Learning about recipes, ingredients and food groups can ignite kids’ natural curiosity and playfulness. A Mid-Continent Public Library summer program aimed to give this energy a practical application: Kids in the Kitchen, a series sponsored by Family Nutrition Education Programs, integrated cooking into children’s daily lives.
The six-week program emphasized lessons such as how to pack a lunch box with healthy options and making simple after-school snacks. As children of all ages gathered for their last class Monday at the South Independence branch, nutrition educator Virginia Vanderford began by summing up the course’s leading philosophy: “We have a lot to do, but we’re gonna have some fun.”
This included making time for silliness. Between giggles and bouncing in their chairs, the kids asked questions like, “Is ham made from hamsters?” and “Can anyone really live without chocolate?” One student worried that upping her calcium intake would make her teeth grow bigger with each serving. Meanwhile, other participants debated about the best way to eat an Oreo: all at once, or by unscrewing the cookie to get to the cream?
It’s this lively – and sometimes crazy – dynamic that inspires Vanderford’s love of teaching.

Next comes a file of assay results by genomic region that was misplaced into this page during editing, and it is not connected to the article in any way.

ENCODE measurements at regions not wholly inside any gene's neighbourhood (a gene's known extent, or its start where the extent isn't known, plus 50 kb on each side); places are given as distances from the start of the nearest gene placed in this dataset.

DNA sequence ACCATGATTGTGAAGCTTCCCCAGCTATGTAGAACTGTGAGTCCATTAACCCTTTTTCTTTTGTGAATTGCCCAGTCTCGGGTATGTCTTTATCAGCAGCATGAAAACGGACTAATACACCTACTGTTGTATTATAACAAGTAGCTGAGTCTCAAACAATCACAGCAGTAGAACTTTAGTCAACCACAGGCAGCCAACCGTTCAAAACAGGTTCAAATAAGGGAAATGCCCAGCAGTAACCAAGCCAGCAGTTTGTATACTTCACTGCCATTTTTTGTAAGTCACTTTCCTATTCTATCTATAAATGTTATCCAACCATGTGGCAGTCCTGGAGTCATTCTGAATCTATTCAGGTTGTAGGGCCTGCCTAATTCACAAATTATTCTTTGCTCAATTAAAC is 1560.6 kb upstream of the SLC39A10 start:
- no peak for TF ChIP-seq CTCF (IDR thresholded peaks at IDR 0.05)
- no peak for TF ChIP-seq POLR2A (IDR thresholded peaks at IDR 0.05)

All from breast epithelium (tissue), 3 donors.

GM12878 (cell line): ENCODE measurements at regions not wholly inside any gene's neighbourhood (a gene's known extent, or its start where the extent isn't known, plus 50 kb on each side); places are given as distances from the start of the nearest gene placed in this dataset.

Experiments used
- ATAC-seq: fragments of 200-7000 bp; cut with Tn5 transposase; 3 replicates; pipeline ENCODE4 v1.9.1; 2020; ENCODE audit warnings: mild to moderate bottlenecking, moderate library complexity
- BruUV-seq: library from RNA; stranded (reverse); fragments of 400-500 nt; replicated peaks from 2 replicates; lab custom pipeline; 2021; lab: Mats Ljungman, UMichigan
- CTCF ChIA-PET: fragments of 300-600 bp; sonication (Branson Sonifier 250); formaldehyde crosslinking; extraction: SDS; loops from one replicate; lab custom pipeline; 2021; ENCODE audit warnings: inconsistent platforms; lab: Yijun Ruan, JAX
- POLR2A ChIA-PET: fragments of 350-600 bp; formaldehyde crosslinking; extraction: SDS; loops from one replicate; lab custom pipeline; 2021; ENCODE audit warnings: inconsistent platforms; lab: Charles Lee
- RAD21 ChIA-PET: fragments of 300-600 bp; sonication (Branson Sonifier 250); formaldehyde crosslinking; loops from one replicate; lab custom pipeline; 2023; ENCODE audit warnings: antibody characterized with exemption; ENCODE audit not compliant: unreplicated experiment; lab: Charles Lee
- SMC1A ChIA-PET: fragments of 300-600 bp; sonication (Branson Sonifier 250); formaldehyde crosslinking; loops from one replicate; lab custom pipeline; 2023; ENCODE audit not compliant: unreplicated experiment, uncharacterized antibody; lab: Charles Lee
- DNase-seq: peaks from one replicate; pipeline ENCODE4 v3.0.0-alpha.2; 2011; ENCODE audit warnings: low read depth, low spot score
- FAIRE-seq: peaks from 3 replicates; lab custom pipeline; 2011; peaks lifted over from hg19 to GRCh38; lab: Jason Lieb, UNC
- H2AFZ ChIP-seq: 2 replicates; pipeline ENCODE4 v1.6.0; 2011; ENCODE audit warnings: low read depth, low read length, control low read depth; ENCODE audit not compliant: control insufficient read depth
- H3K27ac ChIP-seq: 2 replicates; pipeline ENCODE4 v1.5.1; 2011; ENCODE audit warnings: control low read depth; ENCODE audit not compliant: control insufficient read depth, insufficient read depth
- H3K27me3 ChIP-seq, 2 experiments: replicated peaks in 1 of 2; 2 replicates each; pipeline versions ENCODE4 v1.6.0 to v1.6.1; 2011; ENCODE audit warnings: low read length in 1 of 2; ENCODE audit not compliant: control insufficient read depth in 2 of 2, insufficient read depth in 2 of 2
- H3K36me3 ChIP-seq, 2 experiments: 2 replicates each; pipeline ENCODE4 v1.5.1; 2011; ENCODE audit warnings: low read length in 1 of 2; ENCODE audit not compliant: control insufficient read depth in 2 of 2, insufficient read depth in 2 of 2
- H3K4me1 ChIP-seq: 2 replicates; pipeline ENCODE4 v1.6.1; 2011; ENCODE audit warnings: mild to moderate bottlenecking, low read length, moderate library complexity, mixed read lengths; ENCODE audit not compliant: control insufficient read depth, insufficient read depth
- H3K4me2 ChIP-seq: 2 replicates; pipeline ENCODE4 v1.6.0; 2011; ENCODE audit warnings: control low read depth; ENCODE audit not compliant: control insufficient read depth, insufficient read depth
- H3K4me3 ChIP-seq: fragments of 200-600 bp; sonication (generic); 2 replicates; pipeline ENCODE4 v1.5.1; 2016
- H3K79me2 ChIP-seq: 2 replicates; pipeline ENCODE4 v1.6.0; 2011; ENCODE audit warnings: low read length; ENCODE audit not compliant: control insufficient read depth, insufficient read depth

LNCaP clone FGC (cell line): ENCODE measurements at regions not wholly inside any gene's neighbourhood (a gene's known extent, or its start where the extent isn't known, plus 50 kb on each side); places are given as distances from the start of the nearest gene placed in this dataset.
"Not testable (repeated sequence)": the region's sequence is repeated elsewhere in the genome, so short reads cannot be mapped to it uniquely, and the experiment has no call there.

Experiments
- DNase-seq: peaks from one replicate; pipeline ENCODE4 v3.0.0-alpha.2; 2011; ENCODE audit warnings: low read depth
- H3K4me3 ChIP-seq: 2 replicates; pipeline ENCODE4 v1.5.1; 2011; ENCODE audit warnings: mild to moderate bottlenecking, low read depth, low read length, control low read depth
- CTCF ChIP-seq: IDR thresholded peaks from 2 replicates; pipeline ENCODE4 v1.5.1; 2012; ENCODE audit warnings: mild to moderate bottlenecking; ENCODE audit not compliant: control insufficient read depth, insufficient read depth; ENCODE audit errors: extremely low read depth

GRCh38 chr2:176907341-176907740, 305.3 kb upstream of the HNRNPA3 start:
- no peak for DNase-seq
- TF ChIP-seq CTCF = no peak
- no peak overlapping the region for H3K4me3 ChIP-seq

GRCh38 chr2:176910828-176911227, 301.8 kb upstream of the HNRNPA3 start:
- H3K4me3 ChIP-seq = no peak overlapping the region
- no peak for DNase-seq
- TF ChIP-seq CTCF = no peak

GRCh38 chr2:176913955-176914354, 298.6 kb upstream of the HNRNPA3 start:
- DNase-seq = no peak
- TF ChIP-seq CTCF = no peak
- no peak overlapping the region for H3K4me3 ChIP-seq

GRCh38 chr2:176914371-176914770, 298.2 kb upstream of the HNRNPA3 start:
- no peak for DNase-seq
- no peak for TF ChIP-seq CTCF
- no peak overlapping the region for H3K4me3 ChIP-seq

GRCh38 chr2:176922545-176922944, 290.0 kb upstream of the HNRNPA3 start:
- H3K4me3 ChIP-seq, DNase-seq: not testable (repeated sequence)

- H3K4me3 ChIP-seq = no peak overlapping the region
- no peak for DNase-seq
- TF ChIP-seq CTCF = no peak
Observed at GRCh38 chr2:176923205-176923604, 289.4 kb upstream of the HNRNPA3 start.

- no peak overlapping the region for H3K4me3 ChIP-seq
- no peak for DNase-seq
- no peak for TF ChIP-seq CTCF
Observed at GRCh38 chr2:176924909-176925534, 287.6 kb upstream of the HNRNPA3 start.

“Getting to know these kids, seeing them light up and say, ‘I’m so sad it’s over,’ that makes it 100 percent worth it,” Vanderford said. “The main focus has been helping them understand what they put into their bodies and how to make healthier choices.”
The kids have whipped up fruit pizza, vegetable dip and other easy treats, with their last class focusing on meat and cheese roll-ups. Each snack corresponds to a lesson about a food group or nutrient, including fruit, vegetables, dairy and protein.
Again, these teachings centered around what kids already know and experience. For example, Vanderford asked everyone to brainstorm their favorite sources of dairy and how they could incorporate more dairy into their diets.
Emma Blasor, a fifth-grader who attended all six weeks of classes, said she liked to cook before the program but has been encouraged to try new foods and return to the kitchen with more enthusiasm.
“Our teacher was a great teacher,” she said. “I didn’t ever want the class to end.”
Blasor signed with three of her sisters. Her mother, Nicole Blasor, said that every Monday throughout the series, the girls would shout, “It’s time for cooking class!” In a family with six kids, Nicole stressed the benefit of self-sufficiency in the kitchen.
“We home-school, so this is an awesome opportunity to learn about science, cooking and being in the kitchen, since I can’t always facilitate that,” Nicole explained. “For them to learn about recipes that they can make themselves is a big deal for us.”
It could also be the beginning of a tradition. With the class wrapping up, Emma asked if her younger brother, still a toddler, could come in and watch. As he teetered in, she offered him a bite of her snack and let him try on the class’s graduation present: a chef’s hat.